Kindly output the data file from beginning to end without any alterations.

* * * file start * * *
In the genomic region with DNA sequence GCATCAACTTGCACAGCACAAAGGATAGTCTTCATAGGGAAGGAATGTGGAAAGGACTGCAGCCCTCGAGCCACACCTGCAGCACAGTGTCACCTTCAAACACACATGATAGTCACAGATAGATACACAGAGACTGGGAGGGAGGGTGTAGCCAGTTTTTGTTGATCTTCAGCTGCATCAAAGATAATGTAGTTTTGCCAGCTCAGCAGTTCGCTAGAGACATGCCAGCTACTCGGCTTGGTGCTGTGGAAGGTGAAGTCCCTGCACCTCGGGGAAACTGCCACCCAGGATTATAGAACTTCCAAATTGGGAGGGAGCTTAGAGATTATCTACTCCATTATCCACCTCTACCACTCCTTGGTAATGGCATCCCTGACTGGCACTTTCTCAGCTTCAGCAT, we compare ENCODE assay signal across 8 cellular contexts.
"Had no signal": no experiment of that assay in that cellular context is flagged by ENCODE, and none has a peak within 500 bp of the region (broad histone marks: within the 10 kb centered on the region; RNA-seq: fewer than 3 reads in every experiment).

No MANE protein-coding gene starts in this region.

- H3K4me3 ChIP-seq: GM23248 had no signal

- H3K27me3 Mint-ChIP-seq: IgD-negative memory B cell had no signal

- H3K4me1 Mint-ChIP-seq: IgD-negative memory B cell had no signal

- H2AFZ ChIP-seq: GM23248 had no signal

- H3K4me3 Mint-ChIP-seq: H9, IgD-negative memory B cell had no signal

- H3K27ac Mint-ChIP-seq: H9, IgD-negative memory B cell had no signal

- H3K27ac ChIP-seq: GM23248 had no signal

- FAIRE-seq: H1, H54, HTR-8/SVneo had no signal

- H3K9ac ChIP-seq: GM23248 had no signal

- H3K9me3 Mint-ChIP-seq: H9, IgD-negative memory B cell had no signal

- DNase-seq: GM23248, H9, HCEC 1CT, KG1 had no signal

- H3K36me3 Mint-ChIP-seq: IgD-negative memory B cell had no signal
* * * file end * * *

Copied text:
In the genomic region with DNA sequence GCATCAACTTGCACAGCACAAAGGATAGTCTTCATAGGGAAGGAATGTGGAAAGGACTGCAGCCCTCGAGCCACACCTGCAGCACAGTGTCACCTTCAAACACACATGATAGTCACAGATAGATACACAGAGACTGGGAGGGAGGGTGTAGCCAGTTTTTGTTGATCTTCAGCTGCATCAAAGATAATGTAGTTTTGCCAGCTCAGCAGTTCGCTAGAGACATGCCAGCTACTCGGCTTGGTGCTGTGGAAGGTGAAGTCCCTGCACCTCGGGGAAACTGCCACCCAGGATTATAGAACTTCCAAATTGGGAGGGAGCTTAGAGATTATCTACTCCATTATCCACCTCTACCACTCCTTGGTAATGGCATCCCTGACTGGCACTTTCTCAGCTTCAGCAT, we compare ENCODE assay signal across 8 cellular contexts.
"Had no signal": no experiment of that assay in that cellular context is flagged by ENCODE, and none has a peak within 500 bp of the region (broad histone marks: within the 10 kb centered on the region; RNA-seq: fewer than 3 reads in every experiment).

No MANE protein-coding gene starts in this region.

- H3K4me3 ChIP-seq: GM23248 had no signal

- H3K27me3 Mint-ChIP-seq: IgD-negative memory B cell had no signal

- H3K4me1 Mint-ChIP-seq: IgD-negative memory B cell had no signal

- H2AFZ ChIP-seq: GM23248 had no signal

- H3K4me3 Mint-ChIP-seq: H9, IgD-negative memory B cell had no signal

- H3K27ac Mint-ChIP-seq: H9, IgD-negative memory B cell had no signal

- H3K27ac ChIP-seq: GM23248 had no signal

- FAIRE-seq: H1, H54, HTR-8/SVneo had no signal

- H3K9ac ChIP-seq: GM23248 had no signal

- H3K9me3 Mint-ChIP-seq: H9, IgD-negative memory B cell had no signal

- DNase-seq: GM23248, H9, HCEC 1CT, KG1 had no signal

- H3K36me3 Mint-ChIP-seq: IgD-negative memory B cell had no signal